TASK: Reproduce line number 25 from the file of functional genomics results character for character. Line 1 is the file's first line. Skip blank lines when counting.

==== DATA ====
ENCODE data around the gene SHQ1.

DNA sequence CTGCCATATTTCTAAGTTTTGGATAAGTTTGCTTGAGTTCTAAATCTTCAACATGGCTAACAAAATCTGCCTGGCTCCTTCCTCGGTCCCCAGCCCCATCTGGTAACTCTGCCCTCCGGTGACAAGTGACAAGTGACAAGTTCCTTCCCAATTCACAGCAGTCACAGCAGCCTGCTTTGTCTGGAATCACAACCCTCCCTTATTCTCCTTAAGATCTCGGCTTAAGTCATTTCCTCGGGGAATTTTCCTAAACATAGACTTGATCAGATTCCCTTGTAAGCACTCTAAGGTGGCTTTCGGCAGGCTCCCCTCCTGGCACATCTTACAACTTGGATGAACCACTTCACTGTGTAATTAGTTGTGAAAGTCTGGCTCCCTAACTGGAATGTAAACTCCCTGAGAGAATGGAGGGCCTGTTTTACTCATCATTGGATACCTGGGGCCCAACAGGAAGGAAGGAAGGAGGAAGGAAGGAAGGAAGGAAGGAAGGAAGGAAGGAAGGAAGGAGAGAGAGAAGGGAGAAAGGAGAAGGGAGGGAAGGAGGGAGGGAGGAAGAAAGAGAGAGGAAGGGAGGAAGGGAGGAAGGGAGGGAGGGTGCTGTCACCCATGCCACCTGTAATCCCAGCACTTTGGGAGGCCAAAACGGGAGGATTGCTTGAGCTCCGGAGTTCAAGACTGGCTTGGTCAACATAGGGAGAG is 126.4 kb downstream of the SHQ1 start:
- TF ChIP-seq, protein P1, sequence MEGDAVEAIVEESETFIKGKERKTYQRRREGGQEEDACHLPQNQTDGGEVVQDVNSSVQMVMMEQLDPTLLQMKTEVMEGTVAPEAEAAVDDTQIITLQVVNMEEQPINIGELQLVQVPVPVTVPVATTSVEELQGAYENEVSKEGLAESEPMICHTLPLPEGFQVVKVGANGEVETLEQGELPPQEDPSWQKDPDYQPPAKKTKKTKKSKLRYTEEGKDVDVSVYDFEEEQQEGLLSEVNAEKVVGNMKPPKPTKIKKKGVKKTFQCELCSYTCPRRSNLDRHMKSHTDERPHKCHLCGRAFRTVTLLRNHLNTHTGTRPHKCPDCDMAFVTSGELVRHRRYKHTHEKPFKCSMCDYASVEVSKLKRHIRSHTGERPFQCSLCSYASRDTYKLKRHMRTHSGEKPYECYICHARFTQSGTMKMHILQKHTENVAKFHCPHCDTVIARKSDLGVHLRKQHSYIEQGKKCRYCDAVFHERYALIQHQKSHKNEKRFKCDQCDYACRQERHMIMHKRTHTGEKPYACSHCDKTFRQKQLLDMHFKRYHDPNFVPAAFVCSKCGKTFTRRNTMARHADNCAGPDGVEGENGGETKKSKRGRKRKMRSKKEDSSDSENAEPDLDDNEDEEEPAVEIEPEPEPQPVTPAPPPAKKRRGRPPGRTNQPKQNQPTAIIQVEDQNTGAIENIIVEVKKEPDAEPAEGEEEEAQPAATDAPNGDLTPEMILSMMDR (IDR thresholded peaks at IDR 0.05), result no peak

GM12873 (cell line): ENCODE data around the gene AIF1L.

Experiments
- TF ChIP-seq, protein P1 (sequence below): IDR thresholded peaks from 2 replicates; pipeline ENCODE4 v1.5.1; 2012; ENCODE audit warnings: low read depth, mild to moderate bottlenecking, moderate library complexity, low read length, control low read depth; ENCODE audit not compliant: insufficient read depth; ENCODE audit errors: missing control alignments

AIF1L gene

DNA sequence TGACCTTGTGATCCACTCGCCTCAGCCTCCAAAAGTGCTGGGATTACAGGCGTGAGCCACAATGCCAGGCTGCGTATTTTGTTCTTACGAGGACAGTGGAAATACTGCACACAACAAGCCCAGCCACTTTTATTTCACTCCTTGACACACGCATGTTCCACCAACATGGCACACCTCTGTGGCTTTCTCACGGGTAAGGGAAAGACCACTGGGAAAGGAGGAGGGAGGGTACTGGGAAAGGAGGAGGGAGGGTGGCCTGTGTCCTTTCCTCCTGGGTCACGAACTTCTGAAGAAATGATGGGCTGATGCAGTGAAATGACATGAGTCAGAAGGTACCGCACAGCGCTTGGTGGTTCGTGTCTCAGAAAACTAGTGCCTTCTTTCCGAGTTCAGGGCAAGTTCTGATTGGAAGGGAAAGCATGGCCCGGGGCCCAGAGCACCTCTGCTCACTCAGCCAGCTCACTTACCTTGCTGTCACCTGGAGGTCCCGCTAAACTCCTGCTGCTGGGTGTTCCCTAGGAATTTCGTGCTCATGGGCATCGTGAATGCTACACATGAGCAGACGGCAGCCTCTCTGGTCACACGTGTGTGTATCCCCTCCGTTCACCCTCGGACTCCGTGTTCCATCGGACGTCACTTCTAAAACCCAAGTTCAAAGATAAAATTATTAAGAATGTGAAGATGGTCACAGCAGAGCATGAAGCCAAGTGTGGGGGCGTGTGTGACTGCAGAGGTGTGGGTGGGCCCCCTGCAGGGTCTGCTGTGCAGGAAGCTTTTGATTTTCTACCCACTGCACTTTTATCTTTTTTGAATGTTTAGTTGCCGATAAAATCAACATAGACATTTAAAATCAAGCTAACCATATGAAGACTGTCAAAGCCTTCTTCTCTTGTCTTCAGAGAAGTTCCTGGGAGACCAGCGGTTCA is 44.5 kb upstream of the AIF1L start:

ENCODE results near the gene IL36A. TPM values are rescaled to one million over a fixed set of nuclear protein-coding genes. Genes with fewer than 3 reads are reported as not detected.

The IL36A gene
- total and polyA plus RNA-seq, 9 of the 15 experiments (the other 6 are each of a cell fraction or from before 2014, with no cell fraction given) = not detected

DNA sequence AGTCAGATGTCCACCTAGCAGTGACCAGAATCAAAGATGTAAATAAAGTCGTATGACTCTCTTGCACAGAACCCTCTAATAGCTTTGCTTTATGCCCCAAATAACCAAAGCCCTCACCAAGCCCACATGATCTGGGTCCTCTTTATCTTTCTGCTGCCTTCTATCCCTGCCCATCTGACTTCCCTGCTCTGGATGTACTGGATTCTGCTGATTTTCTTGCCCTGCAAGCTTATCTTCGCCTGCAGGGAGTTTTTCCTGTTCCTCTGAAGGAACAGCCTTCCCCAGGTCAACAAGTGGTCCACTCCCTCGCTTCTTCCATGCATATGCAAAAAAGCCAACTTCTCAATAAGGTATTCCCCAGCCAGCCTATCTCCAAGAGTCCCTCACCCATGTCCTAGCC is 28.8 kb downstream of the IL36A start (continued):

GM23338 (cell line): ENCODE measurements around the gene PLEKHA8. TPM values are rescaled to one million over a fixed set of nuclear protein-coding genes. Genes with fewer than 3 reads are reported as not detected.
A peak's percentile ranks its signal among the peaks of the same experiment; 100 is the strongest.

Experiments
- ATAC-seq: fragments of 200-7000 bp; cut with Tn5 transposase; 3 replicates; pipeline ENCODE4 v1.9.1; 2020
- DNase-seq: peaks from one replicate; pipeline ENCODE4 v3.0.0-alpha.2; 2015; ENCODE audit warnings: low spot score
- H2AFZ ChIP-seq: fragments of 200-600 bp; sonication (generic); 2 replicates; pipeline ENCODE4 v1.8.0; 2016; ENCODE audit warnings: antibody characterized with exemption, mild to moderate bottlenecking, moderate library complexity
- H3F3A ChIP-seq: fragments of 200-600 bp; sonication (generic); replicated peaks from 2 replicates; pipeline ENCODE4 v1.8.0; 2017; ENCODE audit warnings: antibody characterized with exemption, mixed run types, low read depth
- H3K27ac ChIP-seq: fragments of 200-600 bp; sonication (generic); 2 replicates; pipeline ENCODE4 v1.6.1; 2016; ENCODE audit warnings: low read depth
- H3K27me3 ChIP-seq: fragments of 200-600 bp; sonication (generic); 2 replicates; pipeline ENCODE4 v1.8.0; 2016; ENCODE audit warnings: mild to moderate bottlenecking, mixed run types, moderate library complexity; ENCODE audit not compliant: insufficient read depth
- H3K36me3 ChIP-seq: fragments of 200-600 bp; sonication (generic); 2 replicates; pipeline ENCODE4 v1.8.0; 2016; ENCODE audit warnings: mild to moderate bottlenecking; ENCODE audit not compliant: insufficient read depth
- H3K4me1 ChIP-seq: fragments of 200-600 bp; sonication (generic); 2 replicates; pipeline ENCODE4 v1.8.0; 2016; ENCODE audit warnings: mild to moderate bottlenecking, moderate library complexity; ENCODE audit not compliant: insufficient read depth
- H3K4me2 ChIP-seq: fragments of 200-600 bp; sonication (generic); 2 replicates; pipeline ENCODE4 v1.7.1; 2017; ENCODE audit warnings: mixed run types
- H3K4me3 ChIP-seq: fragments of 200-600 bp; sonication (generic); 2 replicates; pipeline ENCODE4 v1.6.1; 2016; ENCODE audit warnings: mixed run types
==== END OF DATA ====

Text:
- H3K4me3 ChIP-seq: fragments of 200-600 bp; sonication (generic); 2 replicates; pipeline ENCODE4 v1.6.1; 2016; ENCODE audit warnings: mixed run types